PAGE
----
The Handbook of Social Capital offers an important contribution to the study of bonding and bridging social capital networks, balancing the ‘troika’ of sociology, political science and economics. Eminent contributors, including Nobel Prize winner Elinor Ostrom, explore the different scientific approaches required if international research is to embrace both the bright and the more shadowy aspects of social capital. The Handbook stresses the importance of trust for economies all over the world and contains a strong advocacy for cross-disciplinary work within the social sciences.
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Voices, Preconditions, Contexts
Edited by Rafeal Ziegler
This timely book sets social entrepreneurship in a historical context, from its philanthropic beginnings in the Victorian era to the present day, against the backdrop of contemporary global capitalism.
Scientific Mobility in an Enlarging European Union
Louise Ackers and Bryony Gill
Moving People and Knowledge provides a fresh examination of the processes of highly skilled science migration. Focusing on intra-European mobility and, in particular, on the new dynamics of East–West migration, the authors investigate the movement of Polish and Bulgarian researchers to and from the UK and Germany. Key questions include: who is moving, how long for, and why? In addressing the motivations and experiences of mobile scientists and their families, insights into professional and personal motivations are provided, demonstrating how relationships, networks and infrastructures shape decision-making. This book provides a useful perspective on the implications of increasing researcher mobility – for both sending and receiving regions and the individuals concerned – which is necessary for the construction of future policies on sustainable scientific development.
Changing Lives and New Challenges
Edited by Jacqueline Scott, Shirley Dex and Heather Joshi
How is women’s employment shaped by family and domestic responsibilities? This book, written by leading experts in the field, examines twenty-five years of change in women’s employment and addresses the challenges facing women today.
Unveiling Organizational Visions
Edited by Christina Garsten and Monica Lindh de Montoya
This book argues that transparency is a concept that has gained increasing currency and favour as an organizing principle and administrative goal in recent years. Calls for transparency have been directed towards states, markets, corporations and national political processes as well as towards large institutions such as the European Union.
Enlargement, Integration and Reform
Edited by Peter Leisink, Bram Stejin and Ulke Veersma
This book presents an evidence-based assessment of the impact of EU enlargement on industrial relations and social standards in old and new EU Member States. It combines chapters which give an overview of the process of enlargement/integration and comparative socio-economic data at EU and national level, with chapters that present an in-depth analysis of the impact of European integration on national industrial relations. These in-depth analyses cover both a number of old EU Member States in Western Europe and new Member States in Central and Eastern Europe. The book combines supranational European, Western and Eastern perspectives on the impact of European integration.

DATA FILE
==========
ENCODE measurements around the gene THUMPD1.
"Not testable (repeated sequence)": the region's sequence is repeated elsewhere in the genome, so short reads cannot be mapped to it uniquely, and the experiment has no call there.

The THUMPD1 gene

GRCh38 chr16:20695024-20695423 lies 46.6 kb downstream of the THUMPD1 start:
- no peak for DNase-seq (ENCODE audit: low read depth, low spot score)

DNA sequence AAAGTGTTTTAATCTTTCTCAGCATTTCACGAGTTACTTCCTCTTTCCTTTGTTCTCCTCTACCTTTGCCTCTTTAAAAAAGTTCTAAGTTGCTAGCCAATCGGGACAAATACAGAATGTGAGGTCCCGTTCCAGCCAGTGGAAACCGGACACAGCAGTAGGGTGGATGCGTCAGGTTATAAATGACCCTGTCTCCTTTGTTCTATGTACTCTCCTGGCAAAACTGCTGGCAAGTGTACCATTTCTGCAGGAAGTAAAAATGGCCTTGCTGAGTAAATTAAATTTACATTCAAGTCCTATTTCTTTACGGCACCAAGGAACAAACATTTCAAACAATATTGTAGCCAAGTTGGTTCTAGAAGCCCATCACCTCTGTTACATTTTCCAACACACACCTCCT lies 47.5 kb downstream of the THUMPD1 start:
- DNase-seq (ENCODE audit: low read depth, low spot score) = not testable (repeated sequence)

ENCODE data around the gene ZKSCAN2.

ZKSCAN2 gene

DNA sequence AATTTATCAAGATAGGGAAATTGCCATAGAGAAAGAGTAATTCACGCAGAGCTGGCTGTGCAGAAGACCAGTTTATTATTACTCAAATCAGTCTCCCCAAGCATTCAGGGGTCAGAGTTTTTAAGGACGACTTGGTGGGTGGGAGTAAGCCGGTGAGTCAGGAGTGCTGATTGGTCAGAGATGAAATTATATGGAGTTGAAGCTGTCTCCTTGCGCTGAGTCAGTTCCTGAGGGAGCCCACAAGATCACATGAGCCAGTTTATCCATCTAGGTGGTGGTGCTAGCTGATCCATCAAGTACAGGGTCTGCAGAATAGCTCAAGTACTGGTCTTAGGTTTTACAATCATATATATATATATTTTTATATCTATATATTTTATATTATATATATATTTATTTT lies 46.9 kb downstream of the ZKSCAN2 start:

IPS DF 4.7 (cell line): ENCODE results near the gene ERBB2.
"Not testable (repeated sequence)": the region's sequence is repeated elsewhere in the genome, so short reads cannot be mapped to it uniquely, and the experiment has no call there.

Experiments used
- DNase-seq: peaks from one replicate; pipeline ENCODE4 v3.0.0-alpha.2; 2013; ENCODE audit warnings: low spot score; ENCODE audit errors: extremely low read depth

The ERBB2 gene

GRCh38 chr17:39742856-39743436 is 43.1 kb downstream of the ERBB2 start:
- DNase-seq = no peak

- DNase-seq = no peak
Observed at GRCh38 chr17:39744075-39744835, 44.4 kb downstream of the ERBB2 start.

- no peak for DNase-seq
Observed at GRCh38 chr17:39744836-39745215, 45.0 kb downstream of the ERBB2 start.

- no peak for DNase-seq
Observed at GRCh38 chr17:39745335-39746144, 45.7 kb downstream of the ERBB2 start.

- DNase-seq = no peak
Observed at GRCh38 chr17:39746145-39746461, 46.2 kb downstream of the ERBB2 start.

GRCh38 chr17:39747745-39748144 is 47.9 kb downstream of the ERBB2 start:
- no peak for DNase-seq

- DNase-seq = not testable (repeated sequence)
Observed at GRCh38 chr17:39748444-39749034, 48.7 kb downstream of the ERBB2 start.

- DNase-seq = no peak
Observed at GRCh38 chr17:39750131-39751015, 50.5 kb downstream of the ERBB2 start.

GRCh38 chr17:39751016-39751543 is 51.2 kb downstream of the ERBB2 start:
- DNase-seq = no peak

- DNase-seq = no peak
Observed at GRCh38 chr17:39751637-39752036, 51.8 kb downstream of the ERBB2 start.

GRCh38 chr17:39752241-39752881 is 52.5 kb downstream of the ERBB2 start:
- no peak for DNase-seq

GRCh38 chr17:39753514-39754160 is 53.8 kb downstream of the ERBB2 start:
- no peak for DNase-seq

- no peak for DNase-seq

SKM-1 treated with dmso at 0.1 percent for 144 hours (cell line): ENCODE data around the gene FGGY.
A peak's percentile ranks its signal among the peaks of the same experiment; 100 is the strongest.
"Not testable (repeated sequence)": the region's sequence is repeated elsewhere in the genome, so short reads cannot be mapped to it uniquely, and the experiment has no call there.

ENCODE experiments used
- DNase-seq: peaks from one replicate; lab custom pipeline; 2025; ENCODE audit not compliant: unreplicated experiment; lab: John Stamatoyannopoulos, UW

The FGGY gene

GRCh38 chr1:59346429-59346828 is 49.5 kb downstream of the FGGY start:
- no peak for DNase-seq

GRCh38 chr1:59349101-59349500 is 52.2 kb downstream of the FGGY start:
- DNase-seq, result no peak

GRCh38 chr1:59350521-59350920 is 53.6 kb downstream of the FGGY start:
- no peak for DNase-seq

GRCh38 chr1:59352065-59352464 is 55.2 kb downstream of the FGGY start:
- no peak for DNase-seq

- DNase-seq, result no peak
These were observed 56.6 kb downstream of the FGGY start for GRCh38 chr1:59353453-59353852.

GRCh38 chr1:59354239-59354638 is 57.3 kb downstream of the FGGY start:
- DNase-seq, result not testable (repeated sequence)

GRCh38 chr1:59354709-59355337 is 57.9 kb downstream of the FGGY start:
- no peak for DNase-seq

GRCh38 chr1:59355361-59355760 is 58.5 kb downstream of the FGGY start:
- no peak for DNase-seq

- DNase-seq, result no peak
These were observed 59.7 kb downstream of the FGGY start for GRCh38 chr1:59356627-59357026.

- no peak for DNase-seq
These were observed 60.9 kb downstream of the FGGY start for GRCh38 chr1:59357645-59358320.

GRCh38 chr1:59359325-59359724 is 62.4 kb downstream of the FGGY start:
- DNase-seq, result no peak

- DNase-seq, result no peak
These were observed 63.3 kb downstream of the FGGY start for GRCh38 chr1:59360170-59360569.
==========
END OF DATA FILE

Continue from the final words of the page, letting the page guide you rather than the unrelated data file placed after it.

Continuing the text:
Institutional Implications of Technological Change
This important book addresses the organizational and economic implications of the new technologies of information and communication. Jannis Kallinikos analyses the recent spectacular growth of information and the self-propelling processes through which technological information is increasingly generated out of the reshuffling and recombination of available and interoperable information sources. He argues that information is no longer simply a resource but a pervading element of socio-economic life that is crucially involved in the redefinition of a variety of organizational practices and modes of economic action.
An International Comparison
Edited by Hans-Peter Blossfeld and Heather Hofmeister
Globalization, Uncertainty and Women’s Careers assesses the effects of globalization on the life courses of women in thirteen countries across Europe and America in the second half of the 20th century.
Edited by William M. Rodgers III
Discrimination’s dynamic nature means that no single theory, method, data or study should be relied upon to assess its magnitude, causes, or remedies. Despite some gains in our understanding, these remain active areas of debate among researchers, practitioners and policymakers. The specially commissioned papers in this volume, all by distinguished contributors, present the full range of issues related to this complex and challenging problem.
Life in Temporary and Scattered Work Practices
Edited by Torben Elgaard Jensen and Ann Westenholz
Identity in the Age of the New Economy is a multi-faceted view of contemporary employment and identity that questions a number of the myths related to the so-called new economy, knowledge society or network society. It argues that one of the most striking things about much contemporary theorizing on work and identity is the epochalist terms in which it is framed: changing forms of identity and subjectivity are assumed to be consequences of a shift to an entirely new economic, social and cultural era, signalled by concepts such as postmodernity, risk society, network society or new economy.